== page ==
I have a great pain chart meme…I’ll hafta hunt it down and blog about it sometime. For me, dry socket was 11. I would have removed my jaw if I could have. C-sections were a 9 and I don’t even know how bad labor would have been! Arthritis is a pretty constant 4.
    I shall count “NO PT” in my blessings tonight!


    1. The good news it that after the first few visits, you do feel a little better after going that you did walking in. It does work, and they really do know what they’re doing. I felt a little unqualified to talk about pain given that I’ve never had a baby (natural or c-section) and I’ve never had Kidney stones). I look forward to your descriptions. I stretch, I exercise and unfortunately, I work at a computer all day. This latest round is a result of the way I was sitting. I know. Sitting. It would be so much easier to write about if I had been taking down a big tree :)


  4. I appreciate this was a post ‘borne of suffering,’ but I really couldn’t help but laugh at much of it (sorry). Apart from the odd relatively mild twinge from a leg injury from many years ago in the army, I’ve yet to suffer any such pain, and have never needed any kind of physiotherapy. I guess I’ve been lucky, but at 55, I’m all too aware that one day I’m going to wake up with all the illnesses and aches and pains of middle age. Having said that, it was a very well written and funny post, and with a bit of editing could easily form the basis of a short story or a scene in a longer satire or comedy piece. Great post!


    1. Not to be the usher of doom, but I was 56 when I had my first round of PT. Don’t apologize for laughing, I tried to make this funny. Sometimes, laughter is all we have and sometimes it helps to laugh when the events aren’t funny. Thanks for your comment.


  5. On the flip side… I had a plate fitted in my ankle many years ago, and was a bit Lassez Faire about the PT in the recovery process after the injury. I accepted a constant level of annoying pain in my ankle for 8 years, particularly when driving. Eventually I got up the courage 3 years ago to go back to PT and have it looked at.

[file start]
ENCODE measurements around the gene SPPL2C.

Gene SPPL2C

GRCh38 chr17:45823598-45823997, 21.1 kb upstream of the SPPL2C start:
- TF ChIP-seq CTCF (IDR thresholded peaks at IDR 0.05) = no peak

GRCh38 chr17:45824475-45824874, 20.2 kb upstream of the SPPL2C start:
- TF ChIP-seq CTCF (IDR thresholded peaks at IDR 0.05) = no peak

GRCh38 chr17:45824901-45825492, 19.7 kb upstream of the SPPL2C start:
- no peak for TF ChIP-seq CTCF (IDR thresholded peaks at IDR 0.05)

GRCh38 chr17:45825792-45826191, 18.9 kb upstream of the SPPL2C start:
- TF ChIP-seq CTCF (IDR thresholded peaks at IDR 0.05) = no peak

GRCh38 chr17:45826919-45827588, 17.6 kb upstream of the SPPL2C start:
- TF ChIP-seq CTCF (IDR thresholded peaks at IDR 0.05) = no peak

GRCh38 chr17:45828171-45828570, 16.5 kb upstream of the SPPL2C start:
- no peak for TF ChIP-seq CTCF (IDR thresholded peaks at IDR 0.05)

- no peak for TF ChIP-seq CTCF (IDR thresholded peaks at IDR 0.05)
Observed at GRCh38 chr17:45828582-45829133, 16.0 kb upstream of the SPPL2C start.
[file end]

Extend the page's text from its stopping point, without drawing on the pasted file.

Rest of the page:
My hesitation to return to PT was exactly as you have outlined, these people earn a living increasing your pain so you can get better! However in my case, the PT did some simple manipulations, and gave me exercises – no pain. Every week when I left him there was less pain in the ankle, after 8 weeks I was back to good as new. They really do know how to get your joints to work right, and pain is not a given during the process.
    I have to agree with you though that my understanding of how my body works from a mechanical standpoint is very poor.


    1. They are really good at what they do Les. They first time I had PT (2010) I was in terrible, constant pain. The stretches and exercises hurt, but the woman said “after 6-7 sessions you will start to feel a little better.” She was right. After those first three weeks, every visit brought progress and when I left after 3 months, I was pain free. Right now, the pain is associated with them trying to break up some scar tissue. They know that it hurts, but it’s hurting less each visit, so I’m still going.